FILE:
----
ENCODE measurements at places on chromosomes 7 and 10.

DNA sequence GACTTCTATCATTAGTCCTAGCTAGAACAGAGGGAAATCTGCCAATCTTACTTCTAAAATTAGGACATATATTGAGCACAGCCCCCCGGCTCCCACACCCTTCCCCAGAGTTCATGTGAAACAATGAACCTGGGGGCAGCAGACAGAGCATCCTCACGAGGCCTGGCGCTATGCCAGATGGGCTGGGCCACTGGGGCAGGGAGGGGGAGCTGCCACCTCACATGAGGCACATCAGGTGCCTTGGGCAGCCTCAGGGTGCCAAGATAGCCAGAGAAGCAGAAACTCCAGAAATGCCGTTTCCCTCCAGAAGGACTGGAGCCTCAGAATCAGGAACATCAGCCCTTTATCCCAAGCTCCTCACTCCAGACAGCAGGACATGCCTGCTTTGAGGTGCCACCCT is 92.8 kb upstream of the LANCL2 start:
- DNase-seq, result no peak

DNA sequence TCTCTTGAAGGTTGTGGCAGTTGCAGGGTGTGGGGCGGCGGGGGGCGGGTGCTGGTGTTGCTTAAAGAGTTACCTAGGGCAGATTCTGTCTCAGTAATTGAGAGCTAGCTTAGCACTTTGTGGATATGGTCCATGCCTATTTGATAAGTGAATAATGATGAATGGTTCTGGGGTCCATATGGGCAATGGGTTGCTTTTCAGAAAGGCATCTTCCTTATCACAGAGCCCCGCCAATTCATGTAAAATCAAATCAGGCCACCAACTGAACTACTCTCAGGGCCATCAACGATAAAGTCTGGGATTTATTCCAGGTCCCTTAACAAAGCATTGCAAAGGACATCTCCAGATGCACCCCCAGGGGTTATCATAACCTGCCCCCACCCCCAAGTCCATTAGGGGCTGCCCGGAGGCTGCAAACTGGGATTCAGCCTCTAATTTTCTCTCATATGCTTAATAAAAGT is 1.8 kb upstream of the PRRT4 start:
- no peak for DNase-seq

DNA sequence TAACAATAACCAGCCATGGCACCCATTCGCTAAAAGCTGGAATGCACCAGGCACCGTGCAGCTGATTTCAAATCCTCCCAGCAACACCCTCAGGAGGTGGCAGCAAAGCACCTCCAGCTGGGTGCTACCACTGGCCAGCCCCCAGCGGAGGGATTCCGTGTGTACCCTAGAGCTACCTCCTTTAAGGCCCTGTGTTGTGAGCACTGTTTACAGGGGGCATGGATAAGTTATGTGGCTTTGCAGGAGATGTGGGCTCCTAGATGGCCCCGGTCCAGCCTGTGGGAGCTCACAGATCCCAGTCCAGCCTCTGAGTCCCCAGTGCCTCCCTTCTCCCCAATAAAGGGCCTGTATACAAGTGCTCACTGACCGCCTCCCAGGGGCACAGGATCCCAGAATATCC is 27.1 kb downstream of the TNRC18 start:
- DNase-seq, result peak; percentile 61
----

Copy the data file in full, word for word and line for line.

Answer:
ENCODE measurements at places on chromosomes 7 and 10.

DNA sequence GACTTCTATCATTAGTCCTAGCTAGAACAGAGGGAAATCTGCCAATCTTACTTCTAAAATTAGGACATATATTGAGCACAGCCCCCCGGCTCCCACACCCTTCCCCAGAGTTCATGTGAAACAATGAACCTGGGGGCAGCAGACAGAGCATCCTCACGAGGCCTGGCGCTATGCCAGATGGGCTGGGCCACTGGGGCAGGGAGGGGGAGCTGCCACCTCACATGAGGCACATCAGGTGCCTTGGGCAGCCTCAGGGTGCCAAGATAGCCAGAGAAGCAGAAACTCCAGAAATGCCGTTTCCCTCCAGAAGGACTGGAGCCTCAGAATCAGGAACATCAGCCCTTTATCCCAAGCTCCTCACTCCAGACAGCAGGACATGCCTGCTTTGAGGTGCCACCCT is 92.8 kb upstream of the LANCL2 start:
- DNase-seq, result no peak

DNA sequence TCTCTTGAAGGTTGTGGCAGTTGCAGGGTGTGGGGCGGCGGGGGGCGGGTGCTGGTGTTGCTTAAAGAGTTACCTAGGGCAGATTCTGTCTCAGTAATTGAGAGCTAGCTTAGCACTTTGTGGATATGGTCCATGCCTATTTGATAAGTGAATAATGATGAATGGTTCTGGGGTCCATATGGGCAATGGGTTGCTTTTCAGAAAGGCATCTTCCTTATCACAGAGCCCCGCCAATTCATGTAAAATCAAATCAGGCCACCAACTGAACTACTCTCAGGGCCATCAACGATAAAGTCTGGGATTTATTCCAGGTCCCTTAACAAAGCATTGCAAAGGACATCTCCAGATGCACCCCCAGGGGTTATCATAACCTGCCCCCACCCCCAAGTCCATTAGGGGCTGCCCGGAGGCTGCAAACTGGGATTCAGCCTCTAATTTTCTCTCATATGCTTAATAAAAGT is 1.8 kb upstream of the PRRT4 start:
- no peak for DNase-seq

DNA sequence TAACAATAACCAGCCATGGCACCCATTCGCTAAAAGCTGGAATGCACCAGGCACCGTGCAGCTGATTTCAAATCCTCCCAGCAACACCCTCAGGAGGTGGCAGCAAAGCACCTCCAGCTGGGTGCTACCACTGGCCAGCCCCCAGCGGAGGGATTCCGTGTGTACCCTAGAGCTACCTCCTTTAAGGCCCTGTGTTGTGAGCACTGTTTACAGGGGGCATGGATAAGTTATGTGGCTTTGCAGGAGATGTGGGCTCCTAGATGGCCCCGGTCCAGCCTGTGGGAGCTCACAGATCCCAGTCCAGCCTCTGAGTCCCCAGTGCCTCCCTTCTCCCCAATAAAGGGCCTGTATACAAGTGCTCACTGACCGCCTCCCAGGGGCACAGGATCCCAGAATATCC is 27.1 kb downstream of the TNRC18 start:
- DNase-seq, result peak; percentile 61